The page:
Russ, 39, said: “I’m really excited to have been chosen to support Pride with the colourful rainbow livery.

“It looks great on the van and I’m looking forward to chatting about it to members as they get out and about this summer.”

To celebrate Pride, the AA is also launching a competition* for both members and non-members from June 18.

Anybody who spots one of the 10 rainbow vans can enter by safely snapping a picture and sharing it on the AA’s Facebook page with hashtag #SpotThePrideVan, as well as the location and time they saw it. There are 10 prizes up for grabs, ranging from a VIP shopping experience to theme park tickets and restaurant vouchers.

Edmund King, AA president, said: “Visibility of our vans is always important as they need to stand out and be seen. These limited edition rainbow vans are a welcome addition to our fleet and certainly make a positive statement.

“We’re honoured to be adding a big splash of colour and all things rainbow to our summer this year by supporting Pride. It is an uplifting celebration of diversity and our support underlines our fundamental commitment to ensuring equality is embedded within the AA.”

The vans have already begun to cause a stir on social media, with TheGayUK Magazine tweeting: ‘The motoring section of @TheGayUK is loving the @TheAA_UK new livery to commemorate London #Pride 2018’.

The annual Pride in London event will take place on Saturday, July 7, this year. In addition to supporting, the AA will also be taking part in the parade with an army of AA volunteers walking alongside an inspirational float.

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65 ‘never events’ in Welsh hospitals over three years

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A TOTAL of 65 ‘never events’ have occurred in Welsh hospitals over the last three years, including: surgery on the wrong eye, foreign objects left in patients after surgery, and a hip replacement on the incorrect hip.

So-called ‘never events’ are incidents which should never happen in a clinical environment, and a worrying 21 were recorded in 2017/18.

It follows 21 in 2016/17 and 23 in 2015/16.

Almost a third of all ‘never events’ over the last three years (20 of 65) were recorded as a result of foreign objects being left in patients after surgical procedures, and there have been a shocking 16 incidences of surgery having been carried out on the wrong site – including an incorrect hip replacement, and surgery in the wrong part of a patient’s spine. There was also an incident in 2015/16 where a patient fell out of a ‘poorly constructed’ window.

The annual reports show that over the last three years Abertawe Bro Morgannwg and Cardiff and Vale health boards recorded the most never events – 18 and 16, respectively.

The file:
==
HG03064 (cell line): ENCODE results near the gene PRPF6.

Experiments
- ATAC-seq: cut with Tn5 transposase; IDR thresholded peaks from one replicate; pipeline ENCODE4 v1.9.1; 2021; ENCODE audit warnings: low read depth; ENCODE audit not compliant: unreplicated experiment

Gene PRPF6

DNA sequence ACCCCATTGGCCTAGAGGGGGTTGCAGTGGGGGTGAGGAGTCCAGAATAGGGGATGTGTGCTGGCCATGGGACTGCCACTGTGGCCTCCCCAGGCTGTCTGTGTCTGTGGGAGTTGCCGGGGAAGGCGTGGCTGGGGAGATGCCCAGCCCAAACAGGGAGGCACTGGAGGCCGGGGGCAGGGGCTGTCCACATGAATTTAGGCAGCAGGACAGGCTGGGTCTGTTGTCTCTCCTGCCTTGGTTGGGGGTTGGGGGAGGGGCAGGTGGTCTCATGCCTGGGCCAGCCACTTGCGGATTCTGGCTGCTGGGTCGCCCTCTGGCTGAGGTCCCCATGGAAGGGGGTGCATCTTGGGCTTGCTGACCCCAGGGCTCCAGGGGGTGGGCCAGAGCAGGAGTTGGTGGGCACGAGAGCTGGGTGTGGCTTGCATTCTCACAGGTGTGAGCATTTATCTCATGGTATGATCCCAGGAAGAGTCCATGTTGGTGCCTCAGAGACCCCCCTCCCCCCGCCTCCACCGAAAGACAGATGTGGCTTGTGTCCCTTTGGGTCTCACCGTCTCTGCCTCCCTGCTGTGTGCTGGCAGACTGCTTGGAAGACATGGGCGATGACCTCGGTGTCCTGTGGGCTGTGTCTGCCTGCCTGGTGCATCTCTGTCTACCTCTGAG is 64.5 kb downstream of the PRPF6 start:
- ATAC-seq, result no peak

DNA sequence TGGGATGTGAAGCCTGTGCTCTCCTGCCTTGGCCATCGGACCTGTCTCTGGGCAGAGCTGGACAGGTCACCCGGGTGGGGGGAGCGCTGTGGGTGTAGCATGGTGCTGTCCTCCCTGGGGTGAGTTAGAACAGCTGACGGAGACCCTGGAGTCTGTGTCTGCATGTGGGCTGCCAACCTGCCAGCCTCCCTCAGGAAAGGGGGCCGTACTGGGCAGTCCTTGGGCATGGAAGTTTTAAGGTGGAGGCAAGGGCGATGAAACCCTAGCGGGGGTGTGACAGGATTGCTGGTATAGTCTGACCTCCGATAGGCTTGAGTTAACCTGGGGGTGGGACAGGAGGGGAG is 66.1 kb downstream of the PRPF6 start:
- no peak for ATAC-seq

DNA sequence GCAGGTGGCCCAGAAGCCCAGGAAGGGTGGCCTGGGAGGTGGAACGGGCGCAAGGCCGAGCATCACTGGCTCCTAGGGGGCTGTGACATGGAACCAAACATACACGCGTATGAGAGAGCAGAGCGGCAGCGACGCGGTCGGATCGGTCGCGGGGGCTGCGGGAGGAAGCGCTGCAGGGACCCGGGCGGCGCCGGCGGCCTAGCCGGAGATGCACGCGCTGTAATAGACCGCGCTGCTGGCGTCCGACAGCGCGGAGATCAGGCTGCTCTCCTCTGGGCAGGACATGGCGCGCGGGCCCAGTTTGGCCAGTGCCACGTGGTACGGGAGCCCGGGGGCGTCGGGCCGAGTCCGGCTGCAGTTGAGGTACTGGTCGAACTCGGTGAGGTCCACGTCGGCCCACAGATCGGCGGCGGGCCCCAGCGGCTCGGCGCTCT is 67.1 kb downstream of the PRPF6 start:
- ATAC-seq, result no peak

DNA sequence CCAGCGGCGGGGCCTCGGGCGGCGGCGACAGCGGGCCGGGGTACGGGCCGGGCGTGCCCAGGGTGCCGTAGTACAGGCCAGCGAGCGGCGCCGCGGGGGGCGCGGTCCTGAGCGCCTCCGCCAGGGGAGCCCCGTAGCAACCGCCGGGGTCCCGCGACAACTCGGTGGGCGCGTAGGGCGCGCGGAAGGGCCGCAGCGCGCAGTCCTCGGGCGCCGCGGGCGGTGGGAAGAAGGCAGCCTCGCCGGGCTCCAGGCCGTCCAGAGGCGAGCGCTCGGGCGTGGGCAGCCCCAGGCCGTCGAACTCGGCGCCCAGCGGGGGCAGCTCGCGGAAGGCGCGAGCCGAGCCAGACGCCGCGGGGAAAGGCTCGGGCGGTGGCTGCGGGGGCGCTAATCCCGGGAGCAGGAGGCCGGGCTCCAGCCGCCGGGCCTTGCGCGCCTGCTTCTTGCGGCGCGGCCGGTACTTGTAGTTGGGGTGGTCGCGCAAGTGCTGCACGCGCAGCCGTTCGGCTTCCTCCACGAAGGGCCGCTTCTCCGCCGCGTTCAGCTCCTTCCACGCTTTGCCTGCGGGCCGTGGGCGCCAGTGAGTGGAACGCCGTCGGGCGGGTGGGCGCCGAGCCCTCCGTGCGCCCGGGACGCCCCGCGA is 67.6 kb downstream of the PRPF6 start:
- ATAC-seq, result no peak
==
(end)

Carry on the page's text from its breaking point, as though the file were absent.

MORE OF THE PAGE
They were followed by Betsi Cadwaladr (11), Cwm Taf (8), Aneurin Bevan (7), and Hywel Dda (4) health boards. Last year, Public Health Wales also had once never event. Powys have had none.

Shadow Health Secretary, Angela Burns, said: “There’s always the potential for human error, but when NHS staff are under immense pressure – dealing with more patients than ever whilst being under-resourced – that margin for error widens.

“Fortunately, the vast majority of patients receive extremely high levels of compassionate care when encountering the NHS. But these figures remain stubbornly high, and patient safety has been seriously jeopardised on occasions.

“These are ‘never events’ – incidents that should never have occurred. But they are continuing to happen, leaving lasting, potentially life changing consequences on individuals. This is unacceptable and we need to greater instil a culture of learning, responsibility and accountability in to our NHS as we transform our services for the future.”

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Drone crash lands near West Wales Airport

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THE FIRE and rescue service was called to West Wales Airport after an unmanned aircraft crashed this week.

A spokesman for the MoD said: “We are aware of an incident involving a Watchkeeper aircraft which did not result in any injuries,” said a spokesperson.

“The aircraft has been secured and there is no risk to the public. An investigation is underway.”

Police and firefighters were called to the scene near Cyttir Mawr farmhouse after the drone came down in some trees close to the airstrip, near Aberporth, Ceredigion, at about 5pm on Wednesday (Jun 13).

A fire service spokesperson told The Herald that one crew used foam to clean up the resulting fuel spill from a pilot-less plane, which also known as a UAV

Opened in 2002, West Wales Airport is used by the military and civil aviators. The airport’s unmanned aircraft centre is the only type of facility of its kind in Europe according to Wikipedia. The Ministry of Defence used the Airport to test the Watchkeeper drone.

Jill Gough, of CND Cymru, said: “By my reckoning, this is the fourth drone they’ve lost – and these UAVs cost £6m apiece – it’s an absolute scandal, really.”